From The Minister's Desk

The Lord appointed seventy-two others and sent them two by two ahead of him to every town and place where he was about to go. He told them, “The harvest is plentiful, but the workers are few. Ask the Lord of the harvest, therefore, to send out workers into his harvest field. Go! I am sending you out like lambs among wolves. … The seventy-two returned with joy and said, “Lord, even the demons submit to us in your name.” He replied, “I saw Satan fall like lightning from heaven. (Luke 10:1-4, 17-19)

 

In August I attended a presbytery retreat. This was a valuable occasion for ministers to meet and mingle with their ministry colleagues. We ministers encourage one another. We all know how painful, as well as joyful, it is to be one of the ‘appointed seventy-two workers for the Lord of the harvest’. Knowing that all the ‘seventy-two workers’ have their own crosses to carry in their unique circumstances was a bit of group therapy. However, we were not fully encouraged to realise the church’s gloomy future together; its declining influence in society and diminishing number of worshippers.       

 

There are numerous studies available on how to turn the church’s down-spiral trend toward growing up. Entrepreneurial skills and managerial talents are sought to revitalise the declining Christian communities.   To survive by becoming more inclusive in a secular world, some Christian organisations feel shy to work ‘in the name of Jesus’. I feel that those faith organisations are losing their foundation; working for and ‘in the name of Jesus’ is church’s sole raison d’être.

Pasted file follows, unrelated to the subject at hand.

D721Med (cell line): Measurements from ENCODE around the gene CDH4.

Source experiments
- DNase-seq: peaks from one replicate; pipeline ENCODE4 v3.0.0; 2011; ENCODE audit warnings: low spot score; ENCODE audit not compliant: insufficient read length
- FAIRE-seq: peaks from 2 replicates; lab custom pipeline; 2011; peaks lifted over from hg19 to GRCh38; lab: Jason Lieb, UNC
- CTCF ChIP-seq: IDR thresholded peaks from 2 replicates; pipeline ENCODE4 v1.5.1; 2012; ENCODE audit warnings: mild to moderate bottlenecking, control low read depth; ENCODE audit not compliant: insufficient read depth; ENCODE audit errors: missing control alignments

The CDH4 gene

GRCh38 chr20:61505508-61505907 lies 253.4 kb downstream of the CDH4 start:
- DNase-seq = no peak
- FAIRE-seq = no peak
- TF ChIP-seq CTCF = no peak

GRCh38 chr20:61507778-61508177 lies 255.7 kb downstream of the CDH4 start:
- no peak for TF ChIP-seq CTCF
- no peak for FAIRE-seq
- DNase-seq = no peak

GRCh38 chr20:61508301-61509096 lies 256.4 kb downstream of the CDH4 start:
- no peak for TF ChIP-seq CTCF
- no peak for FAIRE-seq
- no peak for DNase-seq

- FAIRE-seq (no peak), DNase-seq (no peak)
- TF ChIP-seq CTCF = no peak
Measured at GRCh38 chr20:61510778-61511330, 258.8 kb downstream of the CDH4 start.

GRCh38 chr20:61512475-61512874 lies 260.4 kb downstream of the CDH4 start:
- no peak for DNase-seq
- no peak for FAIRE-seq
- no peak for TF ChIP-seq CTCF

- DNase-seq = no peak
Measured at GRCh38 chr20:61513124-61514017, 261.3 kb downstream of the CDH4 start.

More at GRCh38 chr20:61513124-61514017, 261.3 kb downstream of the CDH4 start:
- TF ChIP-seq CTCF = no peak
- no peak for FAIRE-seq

As harvest workers, our job is not only to harvest quantity, but quality. While it is important to grow the number of regular, committed worshippers, it is equally important to invest in the quality of our crop: our spiritual and theological adherence to the church and its foundation, Jesus Christ. Even business models with poor quality of product cannot be sustained. The church is no different. We no longer become the church if our sole focus is to grow quantity: we must focus more on quality. We focus on the quality of our harvest by being extraordinary in the ordinary, by doing the mediocre things great, and feeling pleasure and the power of God in each and every part of creation - small or large.   All parts of the church, whether young or old, packed pews or empty, could do better with the quality of our harvest.

 

The Lord saw something we couldn’t see: in our little ordinary, everyday lives, Jesus saw some large cosmic matters. The harvest workers were given the task to do the work that Jesus did – healing the sick, proclaiming the good news, and casting out the demons. Now they reported their amazement that, despite all of the obstacles to success in their mission, God actually worked through them. And that brought joy. Jesus replied, “I saw Satan fall like lightning from heaven.” We look at our church, and if we do not see it through the eyes of faith, we see only the defeats and disappointments; we focus on all the ways we fall short in our faithfulness. It is amazement and joy that Jesus sees heaven and earth being transformed through us, through our ordinary work in His Name. He sees Satan fall like lightning from heaven. Thank God for our ordinary and faithful parishioners who do their ‘ordinary’ things to help elderly people. In their gentle and loving ways, the world is shaken, and Jesus sees Satan fall like lightning from heaven. .

 
Yangrae (Ray) Son, Minister of the Word.
[from Minister's Report to AGM, Aug 2016]